Footwear for a summer 14er

7:52 a.m. on April 27, 2011 (EDT)
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Greetings:

Mid July for a few Colorado 14ers is scheduled and booked.  I have Merrell Chameloen ISO- I do not wear these they hurt my hip (ball and socket hurt)

Anyway- some thoughts on footwear for hiking/climbing these 14ers?

Thanks from Sea Level

Dutch

4:08 p.m. on May 6, 2011 (EDT)
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How long does it take before the Merrels start to hurt?  I think that changing shoes frequently stops all sorts of pain..  I always have some Crocs for water and lounging in after I take the boots off- they are easy to pack because they weigh nothing. 

2:42 a.m. on May 8, 2011 (EDT)
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I have both Merill Moab Mids and lo cuts and no problems because I changed out the insole for Superfeet insoles.

3:09 p.m. on May 8, 2011 (EDT)
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i just bought and am starting to wear a pair of treksta evolution trail shoes.  these are gore tex, they sell with or without gore.  would probably go for their mid if i were using them more for backpacking.  purchased them after much research, and the fit is interesting.  roomy in the toe, relatively wide toe box, pretty firm arch support.  snug and comfortable fit, definitely not your typical pancake trail shoe insole.  lugs on the sole are relatively shallow.  

i don't plan to review them until i have some mileage, but pretty promising.  

1:30 p.m. on May 9, 2011 (EDT)
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Everyone's feet are different and a shoe that works well on my foot might not work on yours.  I do love the Merrill Moab Ventilators that 300winman mentioned (the low-tops are my everyday shoe), but I feel that they are too light duty for hiking up a 14er.  Take a look at the Keen Pyrenees.  For me, they are the perfect balance in a hiker.  Light, waterproof, sturdy, and they are the most comfortable shoe I've ever tried.

Here's my review:

http://www.ismellfeet.com/?p=50

Jim

2:49 p.m. on May 9, 2011 (EDT)
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Everyone's feet are different and a shoe that works well on my foot might not work on yours.  I do love the Merrill Moab Ventilators that 300winman mentioned (the low-tops are my everyday shoe), but I feel that they are too light duty for hiking up a 14er.  Take a look at the Keen Pyrenees.  For me, they are the perfect balance in a hiker.  Light, waterproof, sturdy, and they are the most comfortable shoe I've ever tried.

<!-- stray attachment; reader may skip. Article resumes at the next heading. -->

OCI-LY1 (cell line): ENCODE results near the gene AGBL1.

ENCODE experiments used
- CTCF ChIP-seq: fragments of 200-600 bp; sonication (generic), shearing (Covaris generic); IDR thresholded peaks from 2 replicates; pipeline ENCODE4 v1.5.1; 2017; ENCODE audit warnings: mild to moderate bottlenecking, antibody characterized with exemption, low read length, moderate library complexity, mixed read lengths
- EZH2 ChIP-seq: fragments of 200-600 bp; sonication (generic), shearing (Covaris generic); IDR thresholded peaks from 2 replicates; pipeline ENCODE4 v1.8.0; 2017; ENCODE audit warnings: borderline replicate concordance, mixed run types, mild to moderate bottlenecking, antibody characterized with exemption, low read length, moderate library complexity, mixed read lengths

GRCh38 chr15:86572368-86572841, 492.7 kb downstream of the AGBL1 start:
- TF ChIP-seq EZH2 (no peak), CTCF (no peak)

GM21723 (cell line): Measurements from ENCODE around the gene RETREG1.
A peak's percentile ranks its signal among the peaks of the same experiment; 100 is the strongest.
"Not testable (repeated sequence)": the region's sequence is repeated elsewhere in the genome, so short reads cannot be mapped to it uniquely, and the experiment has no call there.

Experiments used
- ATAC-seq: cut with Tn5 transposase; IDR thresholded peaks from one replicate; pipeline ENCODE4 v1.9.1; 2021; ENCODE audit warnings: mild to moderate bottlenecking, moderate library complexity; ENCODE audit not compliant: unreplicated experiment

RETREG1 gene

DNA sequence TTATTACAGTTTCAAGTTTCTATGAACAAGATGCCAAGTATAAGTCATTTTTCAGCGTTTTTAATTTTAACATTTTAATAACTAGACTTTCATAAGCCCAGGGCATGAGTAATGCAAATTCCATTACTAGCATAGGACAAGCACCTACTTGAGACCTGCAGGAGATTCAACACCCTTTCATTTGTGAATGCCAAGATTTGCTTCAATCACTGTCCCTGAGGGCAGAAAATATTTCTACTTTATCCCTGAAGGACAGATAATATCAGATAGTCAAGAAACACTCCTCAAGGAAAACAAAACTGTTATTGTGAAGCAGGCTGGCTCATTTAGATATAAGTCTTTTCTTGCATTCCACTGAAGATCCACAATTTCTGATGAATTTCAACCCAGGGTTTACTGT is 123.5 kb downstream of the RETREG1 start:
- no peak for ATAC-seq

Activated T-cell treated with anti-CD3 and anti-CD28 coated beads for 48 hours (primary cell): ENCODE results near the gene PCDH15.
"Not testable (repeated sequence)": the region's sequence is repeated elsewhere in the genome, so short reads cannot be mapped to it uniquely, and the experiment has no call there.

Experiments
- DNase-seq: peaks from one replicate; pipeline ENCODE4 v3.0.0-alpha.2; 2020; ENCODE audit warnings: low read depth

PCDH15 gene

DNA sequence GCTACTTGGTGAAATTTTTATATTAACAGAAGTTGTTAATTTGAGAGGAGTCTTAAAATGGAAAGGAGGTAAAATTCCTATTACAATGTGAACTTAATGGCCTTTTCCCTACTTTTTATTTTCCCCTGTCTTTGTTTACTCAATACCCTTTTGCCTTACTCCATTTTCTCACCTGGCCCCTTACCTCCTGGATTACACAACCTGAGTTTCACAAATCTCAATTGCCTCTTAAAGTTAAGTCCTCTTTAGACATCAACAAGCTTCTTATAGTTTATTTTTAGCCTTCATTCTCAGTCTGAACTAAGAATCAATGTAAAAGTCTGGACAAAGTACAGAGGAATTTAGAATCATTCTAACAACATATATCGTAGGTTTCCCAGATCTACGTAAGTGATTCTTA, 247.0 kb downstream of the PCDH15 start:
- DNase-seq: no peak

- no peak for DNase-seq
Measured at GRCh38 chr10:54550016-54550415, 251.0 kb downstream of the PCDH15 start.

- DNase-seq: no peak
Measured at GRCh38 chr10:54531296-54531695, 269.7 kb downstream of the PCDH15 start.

Here's my review:

http://www.ismellfeet.com/?p=50

Jim

 

Pyrennes(day hiker) does not have any type of full stability plate(not even 3/4) and the breathing characteristics of the Keen Dry membrane combined with a full leather upper leaves alot to be desired. Also the soles are a really soft compound that when exposed to rocky terrain have a tendency to wear down quickly and worst case scenario they chunk and shred. They are more suited for light on-trail treks.

For the type of terrain you are going to encounter I would suggest the Keen Oregon PCT. I own both of the boots(pics up) and have done a review on the Pyrenees. I am waiting a little while longer on a review on the Oregons. I am doing a 70 miler here soon and this will be the final test I throw at them before I fire out a review. So far my outlook on them is quite favorable. The sole is a different compound than the Pyrenees. If I remember correctly the soles on the Oregon are a rubber/carbon compound and they wear alot better plus with the combo of leather/synthetic upper the Oregon also breathes better than the Pyrenees.

The Oregons have a full length tpu plate that helps alot on what ya feel under your foot as well as provides alot more stability than the Pyrenees. All around the Oregon is definitely a heavier duty boot. Better ankle support too imho.

I will make one very strong suggestion with these 2 models.... NIKWAX. The leather on them sucks up water like a sponge. I used Leatheproof on the Pyrenees(Bison) and Fabric & Leatherproof on the Oregons. Neither have any problems with leaking and this cures the "sponge effect."